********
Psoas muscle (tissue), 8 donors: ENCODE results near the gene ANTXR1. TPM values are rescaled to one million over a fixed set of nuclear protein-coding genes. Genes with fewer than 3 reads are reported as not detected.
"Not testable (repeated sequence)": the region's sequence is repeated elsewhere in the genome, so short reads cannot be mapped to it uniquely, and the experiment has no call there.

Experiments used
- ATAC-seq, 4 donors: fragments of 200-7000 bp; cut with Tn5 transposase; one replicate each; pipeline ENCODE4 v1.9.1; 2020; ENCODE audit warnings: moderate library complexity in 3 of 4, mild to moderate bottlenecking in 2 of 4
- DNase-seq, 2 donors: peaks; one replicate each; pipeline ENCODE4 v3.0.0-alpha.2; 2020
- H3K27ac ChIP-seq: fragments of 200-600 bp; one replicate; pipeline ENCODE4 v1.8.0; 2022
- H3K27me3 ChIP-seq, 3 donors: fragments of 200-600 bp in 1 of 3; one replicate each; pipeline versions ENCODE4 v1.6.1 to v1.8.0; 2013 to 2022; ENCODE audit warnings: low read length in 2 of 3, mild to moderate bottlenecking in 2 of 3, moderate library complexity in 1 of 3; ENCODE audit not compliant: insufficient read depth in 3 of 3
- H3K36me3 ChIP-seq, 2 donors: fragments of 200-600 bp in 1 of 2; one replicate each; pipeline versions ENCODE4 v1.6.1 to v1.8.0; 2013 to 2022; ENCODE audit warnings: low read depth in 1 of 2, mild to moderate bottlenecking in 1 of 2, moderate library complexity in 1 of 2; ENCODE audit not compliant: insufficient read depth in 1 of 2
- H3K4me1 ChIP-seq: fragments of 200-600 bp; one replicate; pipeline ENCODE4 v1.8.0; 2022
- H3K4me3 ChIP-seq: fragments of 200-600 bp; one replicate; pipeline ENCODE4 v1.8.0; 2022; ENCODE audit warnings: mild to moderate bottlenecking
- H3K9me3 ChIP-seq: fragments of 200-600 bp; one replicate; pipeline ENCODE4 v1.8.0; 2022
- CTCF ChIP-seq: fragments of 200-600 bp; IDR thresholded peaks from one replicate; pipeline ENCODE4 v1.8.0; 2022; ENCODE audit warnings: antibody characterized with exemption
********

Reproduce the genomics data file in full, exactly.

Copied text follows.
Psoas muscle (tissue), 8 donors: ENCODE results near the gene ANTXR1. TPM values are rescaled to one million over a fixed set of nuclear protein-coding genes. Genes with fewer than 3 reads are reported as not detected.
"Not testable (repeated sequence)": the region's sequence is repeated elsewhere in the genome, so short reads cannot be mapped to it uniquely, and the experiment has no call there.

Experiments used
- ATAC-seq, 4 donors: fragments of 200-7000 bp; cut with Tn5 transposase; one replicate each; pipeline ENCODE4 v1.9.1; 2020; ENCODE audit warnings: moderate library complexity in 3 of 4, mild to moderate bottlenecking in 2 of 4
- DNase-seq, 2 donors: peaks; one replicate each; pipeline ENCODE4 v3.0.0-alpha.2; 2020
- H3K27ac ChIP-seq: fragments of 200-600 bp; one replicate; pipeline ENCODE4 v1.8.0; 2022
- H3K27me3 ChIP-seq, 3 donors: fragments of 200-600 bp in 1 of 3; one replicate each; pipeline versions ENCODE4 v1.6.1 to v1.8.0; 2013 to 2022; ENCODE audit warnings: low read length in 2 of 3, mild to moderate bottlenecking in 2 of 3, moderate library complexity in 1 of 3; ENCODE audit not compliant: insufficient read depth in 3 of 3
- H3K36me3 ChIP-seq, 2 donors: fragments of 200-600 bp in 1 of 2; one replicate each; pipeline versions ENCODE4 v1.6.1 to v1.8.0; 2013 to 2022; ENCODE audit warnings: low read depth in 1 of 2, mild to moderate bottlenecking in 1 of 2, moderate library complexity in 1 of 2; ENCODE audit not compliant: insufficient read depth in 1 of 2
- H3K4me1 ChIP-seq: fragments of 200-600 bp; one replicate; pipeline ENCODE4 v1.8.0; 2022
- H3K4me3 ChIP-seq: fragments of 200-600 bp; one replicate; pipeline ENCODE4 v1.8.0; 2022; ENCODE audit warnings: mild to moderate bottlenecking
- H3K9me3 ChIP-seq: fragments of 200-600 bp; one replicate; pipeline ENCODE4 v1.8.0; 2022
- CTCF ChIP-seq: fragments of 200-600 bp; IDR thresholded peaks from one replicate; pipeline ENCODE4 v1.8.0; 2022; ENCODE audit warnings: antibody characterized with exemption